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Dealing with Boredom in Recovery

If there is one thing you don’t want in recovery, especially early on, it’s boredom. When you’re bored, you look around for something to do, and some of the things that occur to you won’t be helpful. Think about how many times you got drunk or high because you had nothing better to do.

Boredom is a kind of low intensity anxiety. You feel restless and dissatisfied. You are normally alone. Boredom in the presence of others is more like annoyance. Perhaps the worst part of boredom is that it gives you time to think. Thinking is an excellent thing to do when you face a specific problem. It’s not so great when your mind wanders and you start ruminating. That’s when every awful thing you’ve ever done or experienced starts crowding in on you. Then you really want to escape boredom.

Boredom isn’t as common as it used to be. At any given time, we can take our phones out of our pockets and look at Facebook, play a game, or watch pretty much any movie or TV show ever made. This constant entertainment doesn’t make us happier but it does mask our boredom. Many people believe, with some justification, that we are now in the grip of a widespread addiction to electronics. Quelling boredom in this way has been shown to lead to greater dissatisfaction and other negative emotions, including feelings of depression.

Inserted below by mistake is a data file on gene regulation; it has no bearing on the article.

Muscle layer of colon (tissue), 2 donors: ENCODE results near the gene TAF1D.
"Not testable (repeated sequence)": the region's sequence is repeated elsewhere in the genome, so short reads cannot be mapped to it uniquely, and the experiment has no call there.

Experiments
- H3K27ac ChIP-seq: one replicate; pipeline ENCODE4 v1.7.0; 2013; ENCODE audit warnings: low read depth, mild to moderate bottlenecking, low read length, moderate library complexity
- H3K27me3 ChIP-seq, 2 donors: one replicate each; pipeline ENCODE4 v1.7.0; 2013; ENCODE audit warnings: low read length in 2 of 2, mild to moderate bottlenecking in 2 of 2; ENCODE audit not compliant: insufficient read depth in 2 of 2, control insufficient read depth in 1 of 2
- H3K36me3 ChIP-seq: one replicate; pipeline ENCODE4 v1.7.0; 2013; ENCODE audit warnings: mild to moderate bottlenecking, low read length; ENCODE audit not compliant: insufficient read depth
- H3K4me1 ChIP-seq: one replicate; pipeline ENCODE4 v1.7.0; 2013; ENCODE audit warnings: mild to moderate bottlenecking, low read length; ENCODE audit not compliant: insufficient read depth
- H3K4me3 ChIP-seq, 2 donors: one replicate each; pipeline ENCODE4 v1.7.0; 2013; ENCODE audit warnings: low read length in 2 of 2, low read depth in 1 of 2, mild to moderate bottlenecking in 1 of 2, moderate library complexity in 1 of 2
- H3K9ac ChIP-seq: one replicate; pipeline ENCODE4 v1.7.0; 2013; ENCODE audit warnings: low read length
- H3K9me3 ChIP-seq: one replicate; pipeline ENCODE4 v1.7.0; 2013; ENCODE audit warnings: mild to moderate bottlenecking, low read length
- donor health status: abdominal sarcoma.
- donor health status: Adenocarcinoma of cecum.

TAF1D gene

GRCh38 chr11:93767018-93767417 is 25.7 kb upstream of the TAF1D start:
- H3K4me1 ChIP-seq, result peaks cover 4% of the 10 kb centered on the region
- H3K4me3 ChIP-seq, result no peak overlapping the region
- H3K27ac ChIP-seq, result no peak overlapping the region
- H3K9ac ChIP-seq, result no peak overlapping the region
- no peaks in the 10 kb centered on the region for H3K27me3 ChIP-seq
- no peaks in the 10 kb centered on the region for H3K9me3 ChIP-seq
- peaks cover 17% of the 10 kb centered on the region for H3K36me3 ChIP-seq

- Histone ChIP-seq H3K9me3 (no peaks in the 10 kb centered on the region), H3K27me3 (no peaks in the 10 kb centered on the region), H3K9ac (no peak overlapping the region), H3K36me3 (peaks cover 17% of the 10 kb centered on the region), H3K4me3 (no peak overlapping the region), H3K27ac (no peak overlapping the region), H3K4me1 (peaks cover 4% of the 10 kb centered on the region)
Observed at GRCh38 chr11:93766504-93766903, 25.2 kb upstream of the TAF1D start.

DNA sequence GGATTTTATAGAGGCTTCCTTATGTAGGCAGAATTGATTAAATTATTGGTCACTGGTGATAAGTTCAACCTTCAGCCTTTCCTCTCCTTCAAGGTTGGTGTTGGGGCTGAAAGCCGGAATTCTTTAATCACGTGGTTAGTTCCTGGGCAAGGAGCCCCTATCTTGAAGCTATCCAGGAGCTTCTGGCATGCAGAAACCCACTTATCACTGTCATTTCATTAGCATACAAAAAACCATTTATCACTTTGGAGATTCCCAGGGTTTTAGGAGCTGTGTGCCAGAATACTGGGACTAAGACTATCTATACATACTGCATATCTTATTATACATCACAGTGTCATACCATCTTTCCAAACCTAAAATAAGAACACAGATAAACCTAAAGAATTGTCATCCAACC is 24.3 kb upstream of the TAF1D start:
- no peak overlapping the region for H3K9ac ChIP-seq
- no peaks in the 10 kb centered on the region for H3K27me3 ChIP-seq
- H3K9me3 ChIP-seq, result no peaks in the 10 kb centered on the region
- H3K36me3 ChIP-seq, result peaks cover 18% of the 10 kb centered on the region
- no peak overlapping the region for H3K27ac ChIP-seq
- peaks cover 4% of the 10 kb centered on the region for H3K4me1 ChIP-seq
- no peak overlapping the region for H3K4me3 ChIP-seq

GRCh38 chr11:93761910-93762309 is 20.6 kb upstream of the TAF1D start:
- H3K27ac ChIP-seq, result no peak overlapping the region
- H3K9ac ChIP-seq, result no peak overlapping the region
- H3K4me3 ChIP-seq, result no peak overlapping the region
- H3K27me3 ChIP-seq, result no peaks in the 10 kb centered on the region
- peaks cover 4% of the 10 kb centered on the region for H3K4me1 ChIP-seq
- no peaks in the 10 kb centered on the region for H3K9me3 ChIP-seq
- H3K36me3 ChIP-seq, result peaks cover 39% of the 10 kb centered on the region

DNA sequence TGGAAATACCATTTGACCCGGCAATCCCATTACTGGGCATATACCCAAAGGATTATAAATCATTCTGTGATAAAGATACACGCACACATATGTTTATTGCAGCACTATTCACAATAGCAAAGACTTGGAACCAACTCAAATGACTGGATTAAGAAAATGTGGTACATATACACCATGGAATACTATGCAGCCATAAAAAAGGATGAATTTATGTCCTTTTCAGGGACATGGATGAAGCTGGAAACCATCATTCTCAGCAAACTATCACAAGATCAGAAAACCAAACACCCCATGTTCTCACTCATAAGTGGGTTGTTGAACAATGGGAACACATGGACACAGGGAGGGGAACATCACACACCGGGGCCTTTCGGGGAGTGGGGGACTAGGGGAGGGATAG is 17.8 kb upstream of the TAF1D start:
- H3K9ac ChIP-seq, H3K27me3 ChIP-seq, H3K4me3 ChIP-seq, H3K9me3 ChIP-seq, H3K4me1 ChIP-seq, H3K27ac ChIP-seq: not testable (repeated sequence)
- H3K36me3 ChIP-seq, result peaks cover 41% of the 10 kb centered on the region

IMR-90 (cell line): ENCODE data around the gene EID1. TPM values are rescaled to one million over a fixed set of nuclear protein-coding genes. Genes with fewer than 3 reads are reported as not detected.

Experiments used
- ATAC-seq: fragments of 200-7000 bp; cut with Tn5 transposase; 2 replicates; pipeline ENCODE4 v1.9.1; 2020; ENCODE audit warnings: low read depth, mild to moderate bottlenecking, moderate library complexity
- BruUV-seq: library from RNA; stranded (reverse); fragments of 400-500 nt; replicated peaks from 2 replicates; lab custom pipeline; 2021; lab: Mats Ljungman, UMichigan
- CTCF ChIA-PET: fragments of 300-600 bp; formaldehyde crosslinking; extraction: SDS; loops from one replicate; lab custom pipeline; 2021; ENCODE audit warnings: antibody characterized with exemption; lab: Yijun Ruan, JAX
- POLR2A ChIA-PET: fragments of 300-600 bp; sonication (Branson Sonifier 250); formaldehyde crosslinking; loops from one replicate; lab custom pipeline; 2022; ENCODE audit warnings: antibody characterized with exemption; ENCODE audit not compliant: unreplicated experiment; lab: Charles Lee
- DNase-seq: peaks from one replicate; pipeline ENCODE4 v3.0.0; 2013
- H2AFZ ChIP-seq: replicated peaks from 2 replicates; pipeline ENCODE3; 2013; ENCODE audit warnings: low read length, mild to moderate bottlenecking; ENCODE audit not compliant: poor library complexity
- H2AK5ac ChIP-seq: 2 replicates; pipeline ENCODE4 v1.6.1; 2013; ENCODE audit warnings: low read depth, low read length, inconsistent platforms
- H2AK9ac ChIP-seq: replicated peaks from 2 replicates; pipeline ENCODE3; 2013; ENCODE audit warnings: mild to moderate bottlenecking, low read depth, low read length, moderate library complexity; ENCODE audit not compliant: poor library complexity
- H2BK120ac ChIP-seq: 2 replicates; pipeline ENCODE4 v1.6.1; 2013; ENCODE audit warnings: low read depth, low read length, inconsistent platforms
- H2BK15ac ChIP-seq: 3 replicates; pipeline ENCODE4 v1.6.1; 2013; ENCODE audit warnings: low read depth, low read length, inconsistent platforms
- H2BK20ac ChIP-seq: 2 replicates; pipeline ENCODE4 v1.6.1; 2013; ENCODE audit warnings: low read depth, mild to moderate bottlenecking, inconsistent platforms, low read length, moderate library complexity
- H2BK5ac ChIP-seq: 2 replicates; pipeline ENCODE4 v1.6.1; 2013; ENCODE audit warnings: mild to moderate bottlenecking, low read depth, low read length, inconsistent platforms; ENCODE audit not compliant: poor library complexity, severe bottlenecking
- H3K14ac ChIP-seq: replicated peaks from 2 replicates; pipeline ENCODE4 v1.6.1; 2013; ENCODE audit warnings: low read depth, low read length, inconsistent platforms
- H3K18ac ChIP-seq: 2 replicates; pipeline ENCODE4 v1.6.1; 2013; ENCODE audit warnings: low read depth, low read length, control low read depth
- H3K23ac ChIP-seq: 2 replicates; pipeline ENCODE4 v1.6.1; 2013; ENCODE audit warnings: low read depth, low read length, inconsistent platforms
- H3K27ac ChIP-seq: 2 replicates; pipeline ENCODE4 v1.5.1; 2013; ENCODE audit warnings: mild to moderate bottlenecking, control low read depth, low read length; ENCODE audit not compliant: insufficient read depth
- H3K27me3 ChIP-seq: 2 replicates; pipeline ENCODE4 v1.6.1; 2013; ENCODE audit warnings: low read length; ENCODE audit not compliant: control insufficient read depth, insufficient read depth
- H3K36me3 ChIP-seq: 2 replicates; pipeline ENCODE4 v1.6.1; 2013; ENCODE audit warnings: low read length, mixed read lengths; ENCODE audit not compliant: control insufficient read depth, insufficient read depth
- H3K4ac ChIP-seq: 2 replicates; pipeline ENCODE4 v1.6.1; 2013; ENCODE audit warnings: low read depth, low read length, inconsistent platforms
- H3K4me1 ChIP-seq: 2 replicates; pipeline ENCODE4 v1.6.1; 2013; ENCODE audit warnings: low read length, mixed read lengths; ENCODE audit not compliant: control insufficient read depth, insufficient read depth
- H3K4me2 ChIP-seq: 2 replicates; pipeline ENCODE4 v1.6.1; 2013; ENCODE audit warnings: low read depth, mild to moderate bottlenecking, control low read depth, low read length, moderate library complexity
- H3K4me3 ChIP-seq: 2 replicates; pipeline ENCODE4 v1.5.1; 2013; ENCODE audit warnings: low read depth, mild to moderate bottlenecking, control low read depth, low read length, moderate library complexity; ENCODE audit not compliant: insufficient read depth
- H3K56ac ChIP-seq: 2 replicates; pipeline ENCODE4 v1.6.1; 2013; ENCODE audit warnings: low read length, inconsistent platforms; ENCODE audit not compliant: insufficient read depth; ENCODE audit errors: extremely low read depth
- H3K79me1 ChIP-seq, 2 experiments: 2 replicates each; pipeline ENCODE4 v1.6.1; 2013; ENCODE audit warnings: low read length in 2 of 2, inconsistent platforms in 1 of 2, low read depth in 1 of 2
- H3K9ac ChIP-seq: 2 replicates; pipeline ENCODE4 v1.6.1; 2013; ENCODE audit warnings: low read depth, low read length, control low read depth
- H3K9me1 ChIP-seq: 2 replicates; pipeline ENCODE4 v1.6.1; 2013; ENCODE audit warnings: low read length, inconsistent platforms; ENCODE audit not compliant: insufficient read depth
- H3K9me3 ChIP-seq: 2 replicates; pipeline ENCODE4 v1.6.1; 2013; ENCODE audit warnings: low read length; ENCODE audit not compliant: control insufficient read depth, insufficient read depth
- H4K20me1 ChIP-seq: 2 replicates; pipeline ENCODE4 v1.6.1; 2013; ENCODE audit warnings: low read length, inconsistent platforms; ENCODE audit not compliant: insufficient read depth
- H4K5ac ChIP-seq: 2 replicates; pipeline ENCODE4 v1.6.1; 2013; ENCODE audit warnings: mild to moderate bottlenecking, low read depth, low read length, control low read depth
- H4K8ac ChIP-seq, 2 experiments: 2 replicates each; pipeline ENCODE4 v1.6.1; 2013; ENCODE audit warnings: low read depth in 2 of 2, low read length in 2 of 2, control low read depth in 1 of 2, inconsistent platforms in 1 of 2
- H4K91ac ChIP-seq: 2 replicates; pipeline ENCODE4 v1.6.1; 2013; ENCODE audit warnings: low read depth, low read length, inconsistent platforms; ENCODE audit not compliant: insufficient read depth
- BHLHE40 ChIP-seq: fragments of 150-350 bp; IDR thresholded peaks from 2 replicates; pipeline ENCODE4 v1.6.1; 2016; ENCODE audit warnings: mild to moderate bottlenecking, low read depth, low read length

Clearly, you want to deal with boredom in a way that won’t make you feel worse and more likely to relapse. Ironically, when you don’t try to avoid boredom, you less often feel bored. We are bored when our attention is not engaged. The more time you spend looking at your phone, the more your attention is eroded and the less you can pay attention to anything. When you can’t pay attention, you become bored. You want a distraction. The more you can avoid these quick fixes for boredom and focus instead on meaningful pursuits, the less bored you will be.

That said, you don’t want to be at loose ends either. You don’t want to find yourself with loads of free time to sit and ruminate. It’s better to have some regular responsibilities and activities. You don’t want to fill up your schedule to the point of stressing yourself out, but you want you want a bit of structure and still room to breathe. Recovery is a major life change, and you need a bit of space to process it.

If you or someone you love is struggling with addiction, Gardens Wellness Center can help you detox and decide on a plan for treatment. Call us today at 844-828-1050 or email us at info@tgwcdetox.com to learn more.